Or Happy Saint Dwynwen’s Day to you English speakers.
But who is Saint Dwynwen, and why should we be happy on her day? Well, she is the Welsh patron saint of lovers, so today is the Welsh version of Valentine’s Day. These days it is associated with almost as much ritual consumerism as the better known love festival.
Valentine was an early Christian martyr, executed for trying to convert the Emperor to his beliefs. He died on February 14th, 269 (according to Catholic Online). It is unclear how he came to be associated with being in love. Dwynwen has a much better claim to the job.
Dwynwen was one of the 24 daughters of King Brychan Brycheiniog, whose territory is the region we now call the Brecon Beacons. She was, naturally, the prettiest of them, and there was competition for her hand. A young man called Maelon Dafodrill was particularly smitten with her. What happened next varies a lot from one story to the next.
Some say that Dwynwen rejected Maelon’s advances and he became furious with her, perhaps even raped her. Others say that she loved him in return but she had been promised to someone else by her father. Whatever happened, she prayed to God for help and he proved remarkably willing to get involved.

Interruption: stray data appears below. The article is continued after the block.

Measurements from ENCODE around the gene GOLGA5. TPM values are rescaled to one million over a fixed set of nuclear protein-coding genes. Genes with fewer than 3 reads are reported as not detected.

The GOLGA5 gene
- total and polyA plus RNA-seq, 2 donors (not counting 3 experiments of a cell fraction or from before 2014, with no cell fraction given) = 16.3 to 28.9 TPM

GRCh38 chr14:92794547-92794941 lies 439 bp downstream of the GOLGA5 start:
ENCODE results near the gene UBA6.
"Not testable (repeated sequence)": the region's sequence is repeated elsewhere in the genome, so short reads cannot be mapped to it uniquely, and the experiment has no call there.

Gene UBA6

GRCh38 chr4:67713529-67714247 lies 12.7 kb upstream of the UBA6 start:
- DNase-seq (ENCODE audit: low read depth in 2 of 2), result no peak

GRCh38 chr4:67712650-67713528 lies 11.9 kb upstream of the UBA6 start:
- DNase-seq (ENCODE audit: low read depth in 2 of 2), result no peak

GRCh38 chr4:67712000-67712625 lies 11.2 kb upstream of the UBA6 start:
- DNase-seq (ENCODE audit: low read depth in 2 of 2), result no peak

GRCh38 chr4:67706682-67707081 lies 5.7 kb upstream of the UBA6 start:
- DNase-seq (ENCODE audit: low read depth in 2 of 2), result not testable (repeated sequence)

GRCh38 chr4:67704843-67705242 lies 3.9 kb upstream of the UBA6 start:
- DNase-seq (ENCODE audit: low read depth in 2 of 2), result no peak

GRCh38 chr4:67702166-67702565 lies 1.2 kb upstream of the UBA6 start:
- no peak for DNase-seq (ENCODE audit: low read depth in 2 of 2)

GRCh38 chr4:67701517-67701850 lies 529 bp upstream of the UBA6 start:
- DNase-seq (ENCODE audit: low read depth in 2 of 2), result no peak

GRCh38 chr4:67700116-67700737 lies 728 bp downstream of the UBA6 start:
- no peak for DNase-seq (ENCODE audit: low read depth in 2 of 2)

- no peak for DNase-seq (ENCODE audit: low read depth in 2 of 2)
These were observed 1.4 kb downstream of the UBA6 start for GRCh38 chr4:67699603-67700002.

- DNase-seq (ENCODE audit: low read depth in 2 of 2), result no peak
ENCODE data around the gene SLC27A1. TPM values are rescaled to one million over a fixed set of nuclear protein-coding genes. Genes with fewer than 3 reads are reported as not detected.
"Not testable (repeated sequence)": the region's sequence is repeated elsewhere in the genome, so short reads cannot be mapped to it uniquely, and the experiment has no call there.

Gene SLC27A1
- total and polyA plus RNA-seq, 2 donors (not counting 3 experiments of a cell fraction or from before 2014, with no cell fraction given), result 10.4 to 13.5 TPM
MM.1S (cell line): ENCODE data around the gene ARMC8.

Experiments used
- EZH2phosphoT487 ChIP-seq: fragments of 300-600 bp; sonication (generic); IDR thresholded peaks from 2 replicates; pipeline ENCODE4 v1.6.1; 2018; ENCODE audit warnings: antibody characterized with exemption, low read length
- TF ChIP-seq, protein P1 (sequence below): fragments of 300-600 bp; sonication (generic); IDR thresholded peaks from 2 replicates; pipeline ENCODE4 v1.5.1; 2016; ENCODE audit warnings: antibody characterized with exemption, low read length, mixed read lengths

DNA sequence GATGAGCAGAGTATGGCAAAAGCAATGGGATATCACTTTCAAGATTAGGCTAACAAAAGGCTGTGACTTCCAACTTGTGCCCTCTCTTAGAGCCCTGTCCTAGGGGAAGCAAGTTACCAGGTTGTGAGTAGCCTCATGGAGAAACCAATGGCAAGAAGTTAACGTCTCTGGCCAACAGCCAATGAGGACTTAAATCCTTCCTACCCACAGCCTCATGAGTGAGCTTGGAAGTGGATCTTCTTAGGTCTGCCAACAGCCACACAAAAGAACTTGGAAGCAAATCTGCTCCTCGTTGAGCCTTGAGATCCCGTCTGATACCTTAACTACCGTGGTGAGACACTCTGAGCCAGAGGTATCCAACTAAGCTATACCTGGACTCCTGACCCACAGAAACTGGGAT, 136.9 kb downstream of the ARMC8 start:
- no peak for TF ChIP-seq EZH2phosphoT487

There may have been a potion of forgetfulness, provided by an angel, which either erased the pain of the rape, or the pain of losing her love. Also the unfortunate Maelon was turned into a pillar of ice. And finally God granted Dwynwen three wishes.
For the first wish she asked that Maelon be unfrozen forthwith, which shows that she had a rather better understanding of compassion and forgiveness than God.
For the second wish she asked that God take good care of all true lovers, that their lives might prove happier than hers, which is where she got the patron saint job from.
And finally she asked that she be allowed to never marry. She lived out her life in a nunnery, and founded a small church on a little island near Anglesey.
So what are we to make of all this? Was Dwynwen a broken-hearted lover? If so, why did she not just ask God to allow her to marry Maelon? Was she put off men by Maelon’s bad behaviour? Perhaps, but she seemed willig to forgive him. Or maybe she just wasn’t interested in men at all.
What we do know is that she was a kind-hearted girl who wanted the best for others. (She is also the patron saint of sick animals.) And I rather like the idea that the Welsh patron saint of lovers might be lesbian or asexual.